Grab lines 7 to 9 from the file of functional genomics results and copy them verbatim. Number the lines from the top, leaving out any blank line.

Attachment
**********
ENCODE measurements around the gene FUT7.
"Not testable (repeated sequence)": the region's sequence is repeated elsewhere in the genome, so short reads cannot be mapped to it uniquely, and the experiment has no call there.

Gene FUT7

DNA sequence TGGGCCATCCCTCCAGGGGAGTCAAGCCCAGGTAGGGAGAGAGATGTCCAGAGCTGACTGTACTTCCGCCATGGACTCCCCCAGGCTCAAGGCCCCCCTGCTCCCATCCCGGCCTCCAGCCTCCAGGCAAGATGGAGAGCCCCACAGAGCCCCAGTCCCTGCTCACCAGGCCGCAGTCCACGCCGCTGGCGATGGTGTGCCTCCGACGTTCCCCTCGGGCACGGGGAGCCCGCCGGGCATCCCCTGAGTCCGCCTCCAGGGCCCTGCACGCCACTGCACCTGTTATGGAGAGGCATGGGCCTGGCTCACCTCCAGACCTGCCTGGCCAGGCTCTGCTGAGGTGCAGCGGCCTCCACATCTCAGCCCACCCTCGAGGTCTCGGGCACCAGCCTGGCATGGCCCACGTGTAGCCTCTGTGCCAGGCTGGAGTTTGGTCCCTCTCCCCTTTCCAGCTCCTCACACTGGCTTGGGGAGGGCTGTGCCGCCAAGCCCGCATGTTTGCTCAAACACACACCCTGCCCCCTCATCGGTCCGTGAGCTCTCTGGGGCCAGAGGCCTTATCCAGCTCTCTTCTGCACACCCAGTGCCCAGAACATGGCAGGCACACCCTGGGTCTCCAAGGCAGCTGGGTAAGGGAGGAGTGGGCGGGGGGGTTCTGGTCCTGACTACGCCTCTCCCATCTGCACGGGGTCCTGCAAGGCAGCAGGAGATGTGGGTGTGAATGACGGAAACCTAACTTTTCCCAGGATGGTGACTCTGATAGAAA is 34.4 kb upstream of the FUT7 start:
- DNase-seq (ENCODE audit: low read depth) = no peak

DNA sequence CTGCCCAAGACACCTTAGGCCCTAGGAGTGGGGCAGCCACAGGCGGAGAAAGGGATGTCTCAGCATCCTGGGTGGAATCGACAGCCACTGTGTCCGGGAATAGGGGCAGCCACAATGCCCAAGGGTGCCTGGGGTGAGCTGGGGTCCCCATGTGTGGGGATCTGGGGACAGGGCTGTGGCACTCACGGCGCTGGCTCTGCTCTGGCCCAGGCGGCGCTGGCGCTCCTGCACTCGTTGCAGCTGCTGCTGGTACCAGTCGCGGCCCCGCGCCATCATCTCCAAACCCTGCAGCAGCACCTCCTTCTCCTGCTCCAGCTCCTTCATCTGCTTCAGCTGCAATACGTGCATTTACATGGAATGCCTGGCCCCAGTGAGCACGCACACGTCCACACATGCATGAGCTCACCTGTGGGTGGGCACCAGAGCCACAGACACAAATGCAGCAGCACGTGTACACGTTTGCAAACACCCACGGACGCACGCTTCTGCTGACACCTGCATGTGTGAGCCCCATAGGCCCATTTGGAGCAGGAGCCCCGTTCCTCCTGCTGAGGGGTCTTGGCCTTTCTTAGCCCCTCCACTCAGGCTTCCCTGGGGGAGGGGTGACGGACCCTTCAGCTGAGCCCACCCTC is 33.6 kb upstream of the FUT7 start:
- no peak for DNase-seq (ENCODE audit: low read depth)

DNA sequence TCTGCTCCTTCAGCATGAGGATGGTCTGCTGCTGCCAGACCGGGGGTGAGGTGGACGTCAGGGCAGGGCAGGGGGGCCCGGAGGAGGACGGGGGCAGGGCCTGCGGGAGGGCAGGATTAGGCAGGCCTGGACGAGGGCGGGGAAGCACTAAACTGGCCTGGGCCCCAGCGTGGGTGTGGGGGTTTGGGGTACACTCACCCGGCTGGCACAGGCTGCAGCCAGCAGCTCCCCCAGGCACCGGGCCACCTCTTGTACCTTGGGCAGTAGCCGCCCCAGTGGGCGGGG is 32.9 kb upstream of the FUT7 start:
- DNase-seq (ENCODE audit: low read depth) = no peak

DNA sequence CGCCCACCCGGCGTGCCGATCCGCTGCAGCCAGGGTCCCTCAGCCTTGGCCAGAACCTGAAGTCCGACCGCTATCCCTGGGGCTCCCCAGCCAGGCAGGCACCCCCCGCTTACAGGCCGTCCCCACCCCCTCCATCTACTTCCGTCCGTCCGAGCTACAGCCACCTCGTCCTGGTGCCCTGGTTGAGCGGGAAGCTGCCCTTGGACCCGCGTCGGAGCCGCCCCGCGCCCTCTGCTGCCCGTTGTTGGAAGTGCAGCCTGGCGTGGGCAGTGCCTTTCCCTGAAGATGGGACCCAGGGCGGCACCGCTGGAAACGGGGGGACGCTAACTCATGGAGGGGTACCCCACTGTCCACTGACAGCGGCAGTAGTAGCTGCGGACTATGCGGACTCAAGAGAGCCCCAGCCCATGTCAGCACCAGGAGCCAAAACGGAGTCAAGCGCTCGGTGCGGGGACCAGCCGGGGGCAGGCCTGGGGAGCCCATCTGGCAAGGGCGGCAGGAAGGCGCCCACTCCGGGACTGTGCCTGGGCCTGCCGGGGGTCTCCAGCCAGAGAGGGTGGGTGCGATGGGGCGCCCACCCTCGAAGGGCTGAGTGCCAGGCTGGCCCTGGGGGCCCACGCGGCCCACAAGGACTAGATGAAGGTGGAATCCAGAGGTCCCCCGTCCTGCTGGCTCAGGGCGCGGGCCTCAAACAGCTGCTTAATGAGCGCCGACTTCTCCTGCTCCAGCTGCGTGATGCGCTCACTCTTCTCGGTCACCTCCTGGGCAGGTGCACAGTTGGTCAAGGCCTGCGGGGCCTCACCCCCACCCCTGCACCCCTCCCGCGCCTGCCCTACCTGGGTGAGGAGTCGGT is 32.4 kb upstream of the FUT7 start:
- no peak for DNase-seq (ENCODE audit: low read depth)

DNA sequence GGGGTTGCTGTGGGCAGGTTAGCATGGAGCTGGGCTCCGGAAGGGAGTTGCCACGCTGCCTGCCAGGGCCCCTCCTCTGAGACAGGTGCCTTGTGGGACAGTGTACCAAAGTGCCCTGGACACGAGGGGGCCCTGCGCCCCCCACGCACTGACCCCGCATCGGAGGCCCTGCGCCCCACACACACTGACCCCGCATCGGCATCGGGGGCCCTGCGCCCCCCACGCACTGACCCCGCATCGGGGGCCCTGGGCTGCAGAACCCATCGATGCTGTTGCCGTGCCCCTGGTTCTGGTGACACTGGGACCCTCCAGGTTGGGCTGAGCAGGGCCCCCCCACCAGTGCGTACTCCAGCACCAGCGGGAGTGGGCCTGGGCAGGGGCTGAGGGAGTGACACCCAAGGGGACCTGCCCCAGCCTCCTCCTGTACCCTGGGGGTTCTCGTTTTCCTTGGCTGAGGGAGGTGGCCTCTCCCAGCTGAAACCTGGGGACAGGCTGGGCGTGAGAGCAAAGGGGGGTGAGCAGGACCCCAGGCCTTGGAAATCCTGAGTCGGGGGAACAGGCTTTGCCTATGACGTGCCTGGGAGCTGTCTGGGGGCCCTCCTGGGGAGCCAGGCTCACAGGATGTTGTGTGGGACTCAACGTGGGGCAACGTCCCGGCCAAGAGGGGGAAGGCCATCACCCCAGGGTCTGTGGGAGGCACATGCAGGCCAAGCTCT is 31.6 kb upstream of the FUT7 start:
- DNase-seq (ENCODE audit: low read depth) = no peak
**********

- no peak for DNase-seq (ENCODE audit: low read depth)

DNA sequence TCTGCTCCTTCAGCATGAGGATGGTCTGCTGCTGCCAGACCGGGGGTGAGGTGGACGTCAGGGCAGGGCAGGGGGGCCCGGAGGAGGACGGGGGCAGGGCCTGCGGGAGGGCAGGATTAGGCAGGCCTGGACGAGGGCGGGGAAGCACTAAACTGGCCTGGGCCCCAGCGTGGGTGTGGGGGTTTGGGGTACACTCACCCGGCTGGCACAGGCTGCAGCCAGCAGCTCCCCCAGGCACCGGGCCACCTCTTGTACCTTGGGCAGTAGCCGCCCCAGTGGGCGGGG is 32.9 kb upstream of the FUT7 start:
- DNase-seq (ENCODE audit: low read depth) = no peak